JMH: What sources do you use for a cover image?
SCOTT: We use a transition trick that starts tight on one part of the shot, then slowly zoom out to reveal the whole image. For instance, starting tight on a characters face, then revealing the full image to show that they are in a tight spot. Then we fade in our logo and tint the image to green. Pretty cool when you flip thru it. Just like traditional comics, we try to find a dramatic moment in the issue to use as our image. We do try and pull references from pop culture to add a funny layer to it as well (like an homage to the Matrix where our characters are throwing Happy bombs instead of bullets).
JMH: What other media or genres have you drawn for?
SCOTT: Mostly, through my work in advertising, I would draw some simple illustrations. Usually I work with type design (logos, type treatments, etc.). This made it an natural transition into comic lettering and SFX typesetting.
JMH: What project are you currently working on at now?
SCOTT: Definitely Clown Commandos. It is our pet project and is quite a process. We work with many artists from around the world, directing them from pencil to full color frames. Then we take that art and manipulate it for our story.
We both have home studios so that comes in handy for the foley work, sound effects and dialogue. We then add all this into the app program and submit it to iTunes.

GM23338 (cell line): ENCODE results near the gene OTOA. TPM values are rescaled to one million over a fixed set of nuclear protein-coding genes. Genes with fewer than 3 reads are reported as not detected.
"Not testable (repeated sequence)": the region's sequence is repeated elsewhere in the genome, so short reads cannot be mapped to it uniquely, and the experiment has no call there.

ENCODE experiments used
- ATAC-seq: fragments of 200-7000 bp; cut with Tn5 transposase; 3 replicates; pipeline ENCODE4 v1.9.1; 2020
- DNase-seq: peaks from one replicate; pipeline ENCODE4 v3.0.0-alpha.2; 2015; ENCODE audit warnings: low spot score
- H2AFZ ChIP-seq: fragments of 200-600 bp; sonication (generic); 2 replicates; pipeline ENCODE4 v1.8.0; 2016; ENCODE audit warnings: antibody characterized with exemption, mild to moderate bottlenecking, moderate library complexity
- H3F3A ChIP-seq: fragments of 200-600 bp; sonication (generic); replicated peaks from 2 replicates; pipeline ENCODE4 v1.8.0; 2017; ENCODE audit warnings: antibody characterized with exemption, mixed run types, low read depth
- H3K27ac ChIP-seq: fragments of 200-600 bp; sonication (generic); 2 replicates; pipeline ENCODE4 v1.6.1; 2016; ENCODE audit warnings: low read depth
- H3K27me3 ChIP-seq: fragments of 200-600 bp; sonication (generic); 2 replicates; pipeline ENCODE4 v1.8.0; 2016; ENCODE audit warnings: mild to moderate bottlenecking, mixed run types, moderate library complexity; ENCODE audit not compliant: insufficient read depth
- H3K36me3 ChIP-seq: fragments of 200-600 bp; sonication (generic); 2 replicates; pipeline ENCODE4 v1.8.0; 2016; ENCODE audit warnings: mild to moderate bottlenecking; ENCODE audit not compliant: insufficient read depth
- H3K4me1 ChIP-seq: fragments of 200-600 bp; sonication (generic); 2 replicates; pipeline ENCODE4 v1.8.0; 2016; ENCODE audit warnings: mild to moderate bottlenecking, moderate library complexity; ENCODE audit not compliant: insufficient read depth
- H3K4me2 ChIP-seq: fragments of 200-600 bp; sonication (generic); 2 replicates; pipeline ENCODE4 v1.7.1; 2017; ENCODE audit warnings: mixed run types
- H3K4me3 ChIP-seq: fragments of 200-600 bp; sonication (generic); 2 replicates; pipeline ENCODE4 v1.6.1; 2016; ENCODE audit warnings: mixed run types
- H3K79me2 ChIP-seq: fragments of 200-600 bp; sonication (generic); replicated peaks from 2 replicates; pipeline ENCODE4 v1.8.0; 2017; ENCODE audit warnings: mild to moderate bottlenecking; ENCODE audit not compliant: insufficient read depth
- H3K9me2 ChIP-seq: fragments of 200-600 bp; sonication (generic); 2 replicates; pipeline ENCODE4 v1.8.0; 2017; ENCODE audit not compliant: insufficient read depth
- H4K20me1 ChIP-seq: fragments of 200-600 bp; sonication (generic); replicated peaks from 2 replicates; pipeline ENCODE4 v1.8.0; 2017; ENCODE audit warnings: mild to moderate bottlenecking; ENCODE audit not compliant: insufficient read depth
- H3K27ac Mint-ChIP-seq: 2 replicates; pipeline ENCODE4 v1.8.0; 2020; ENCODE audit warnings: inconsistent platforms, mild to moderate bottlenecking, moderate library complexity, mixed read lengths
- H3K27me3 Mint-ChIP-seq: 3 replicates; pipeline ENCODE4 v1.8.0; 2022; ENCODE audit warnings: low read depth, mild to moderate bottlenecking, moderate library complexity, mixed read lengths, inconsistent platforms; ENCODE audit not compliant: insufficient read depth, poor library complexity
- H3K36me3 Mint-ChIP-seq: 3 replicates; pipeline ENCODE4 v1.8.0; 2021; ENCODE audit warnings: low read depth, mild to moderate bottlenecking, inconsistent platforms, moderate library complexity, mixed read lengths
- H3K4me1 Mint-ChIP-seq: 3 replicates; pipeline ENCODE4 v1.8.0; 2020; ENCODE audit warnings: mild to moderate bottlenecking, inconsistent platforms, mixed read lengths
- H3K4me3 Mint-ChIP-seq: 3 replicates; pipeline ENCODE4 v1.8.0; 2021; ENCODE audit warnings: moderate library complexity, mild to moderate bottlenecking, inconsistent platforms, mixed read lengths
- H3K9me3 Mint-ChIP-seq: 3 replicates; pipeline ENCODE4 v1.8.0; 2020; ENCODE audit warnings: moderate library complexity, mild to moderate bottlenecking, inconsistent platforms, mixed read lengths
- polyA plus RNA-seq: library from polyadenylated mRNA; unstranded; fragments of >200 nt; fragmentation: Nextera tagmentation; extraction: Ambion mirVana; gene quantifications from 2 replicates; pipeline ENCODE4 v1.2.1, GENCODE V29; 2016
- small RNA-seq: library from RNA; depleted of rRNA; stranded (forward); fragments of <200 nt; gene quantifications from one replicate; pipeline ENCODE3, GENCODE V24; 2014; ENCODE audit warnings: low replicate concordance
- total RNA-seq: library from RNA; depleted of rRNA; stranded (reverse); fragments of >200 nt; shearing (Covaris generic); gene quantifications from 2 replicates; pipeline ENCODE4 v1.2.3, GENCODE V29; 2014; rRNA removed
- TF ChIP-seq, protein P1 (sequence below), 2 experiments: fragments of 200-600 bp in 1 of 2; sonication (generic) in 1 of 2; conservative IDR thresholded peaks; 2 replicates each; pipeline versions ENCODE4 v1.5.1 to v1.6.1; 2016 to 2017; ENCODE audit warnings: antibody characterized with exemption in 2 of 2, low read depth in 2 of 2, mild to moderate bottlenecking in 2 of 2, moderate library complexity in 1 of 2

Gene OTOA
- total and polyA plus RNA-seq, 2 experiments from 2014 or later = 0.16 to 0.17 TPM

JMH: What future projects do you have in the works?
SCOTT: Mainly expanding Clown Commandos. We have art developed all the way into next summer, so now it is a matter of putting the rest of it together.
JMH: Do you have any words for aspiring artists?
SCOTT: Always trust yourself. Do not fall into the doubt of other peoples opinions. Push and challenge yourself all the time. And if you think you can do it… do not let anything get in the way!
JMH: Scott, CBI appreciates your time. All the best.
Thank you! We are very grateful for your interest and time on this. We really enjoyed it!SCOTT: Go check out our app in iTunes if you get a chance. We hope you find it enjoyable. clowncommandos.com. You can also follow us on Facebook and Twitter.
And remember, those suffering from coulrophobia (fear of clowns) need not be afraid. Clown Commandos only strike fear in the hearts of bad guys!
About the interviewer –